Grains, pseudo-grains (like buckwheat) and dairy contain protease inhibitors. Protease inhibitors are the seed’s attempt to escape digestion completely.  These are compounds designed to neutralize the digestive enzymes that would normally degrade the proteins (and toxins) found in those plants into their individual component amino acids.  However, when protease inhibitors are present in the digestive tract, it affects degradation of all proteins present at that time.  When the body senses the need to increase protein digestion, the pancreas secretes more digestive enzymes into the small intestine.  Because some digestive enzymes are being inhibited (the proteases which break down protein) while others are not, the balance between the different digestive enzymes is thrown off.  One enzyme that ends up in excessive quantities during this process is trypsin, an enzyme that is very good at destroying the connections between cells.  If there is a large concentration of trypsin in the small intestine, it can weaken the connections between the enterocytes, creating a pathway for the contents of the gut to leak into the blood stream.  To make matters worse, in the presence of an already leaky gut, incompletely digested proteins that cross the enterocyte layer stimulate the resident immune cells of the gut to release inflammatory cytokines and produce antibodies.  The result is generalized and/or specific inflammation.

Dairy is designed to create a leaky gut. Scientists still don’t understand all the mechanisms through which dairy products can create a leaky gut.  However, it seems to be an important aspect for what dairy is designed to do:  feed babies (of the same species) optimal nutrition for rapid growth.  In newborn infants, a leaky gut is essential so that some components of mother’s milk can get into the blood stream, like hormones and all the antibodies that a mother makes that helps boost her child’s immune system.  While this is essential for optimal health in babies, it becomes a problem in the adult digestive tract where there are more things present that we don’t want to leak into the blood stream.  Drinking milk from a different species seems to make matters worse since the foreign proteins can cause a larger immune response.

The damage to the gut lining caused by saponins has been heavily studied in the context of animal feed for poultry, cattle and fish farms.  But, while there is a better understanding of the damaging effects of dietary gluten (at least in humans), the gut irritation and inflammation that can be caused by saponins and protease inhibitors should not be underrated.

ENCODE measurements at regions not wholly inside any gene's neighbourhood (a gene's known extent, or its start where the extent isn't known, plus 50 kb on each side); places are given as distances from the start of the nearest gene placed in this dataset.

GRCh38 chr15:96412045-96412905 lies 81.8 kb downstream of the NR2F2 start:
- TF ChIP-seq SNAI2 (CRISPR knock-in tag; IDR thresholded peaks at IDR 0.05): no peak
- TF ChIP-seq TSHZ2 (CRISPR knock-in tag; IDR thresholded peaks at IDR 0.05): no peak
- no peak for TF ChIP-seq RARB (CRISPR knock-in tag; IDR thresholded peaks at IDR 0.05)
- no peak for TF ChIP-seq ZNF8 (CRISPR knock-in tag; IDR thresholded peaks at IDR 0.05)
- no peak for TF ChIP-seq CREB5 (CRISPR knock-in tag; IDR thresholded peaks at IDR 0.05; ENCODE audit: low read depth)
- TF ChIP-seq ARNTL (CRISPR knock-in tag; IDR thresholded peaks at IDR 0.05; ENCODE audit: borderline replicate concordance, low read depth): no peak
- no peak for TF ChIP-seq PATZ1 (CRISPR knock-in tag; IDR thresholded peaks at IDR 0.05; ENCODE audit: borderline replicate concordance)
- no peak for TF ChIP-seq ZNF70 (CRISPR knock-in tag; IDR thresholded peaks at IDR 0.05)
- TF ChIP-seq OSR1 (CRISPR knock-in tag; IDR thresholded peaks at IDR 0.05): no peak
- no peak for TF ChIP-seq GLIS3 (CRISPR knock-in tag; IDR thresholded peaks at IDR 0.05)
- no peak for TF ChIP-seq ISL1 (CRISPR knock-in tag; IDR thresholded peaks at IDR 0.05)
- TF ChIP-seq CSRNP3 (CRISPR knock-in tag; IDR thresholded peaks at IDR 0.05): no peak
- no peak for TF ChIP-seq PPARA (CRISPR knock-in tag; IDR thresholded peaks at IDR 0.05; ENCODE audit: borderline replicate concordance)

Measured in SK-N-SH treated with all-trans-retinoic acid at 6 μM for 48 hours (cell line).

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  • So I assume sunflower and pumpkin seeds are high in saponins? What about almonds? Should these not be eaten in the paleo diet or at least limited. (Please say no!)

    • I’m trying to figure out why nuts are considered paleo too. Didn’t evolutionary pressure cause them to protect themselves from microbes and insects also?

      • ThePaleoMom

        The main difference between the nuts and seeds that are included in a paleo diet and grains and legumes, which are also seeds but not included, is that things like almonds and sunflower seeds developed a different type of protective mechanism to protect it from being eaten, which is its hard shell. They do contain phytic acid, which can be a gut-irritant for very sensitive individuals and they do contain some lectins, but these again are generally very well tolerated. These can be reduced by sprouting the it’s first (soaking in water overnight and then drying on your ovens lowest temperature). They also tend to contain more of their fats as the pro inflammatory omega-6 fats. Most people tolerate fairly generous servings of nuts, but they can be a problem for people with severly leaky guts and autoimmune diseases. They generally get a proceed with caution label.

  • Monique

    What’s your opinion on goat milk? I’ve been making kefir everyday with goat milk and have no problem with it, whereas cow’s milk kefir is completely out of the question for me (so I’m not going to bother trying any other cow milk products). I was wondering if I could also try incorporating other goat milk products into my diet.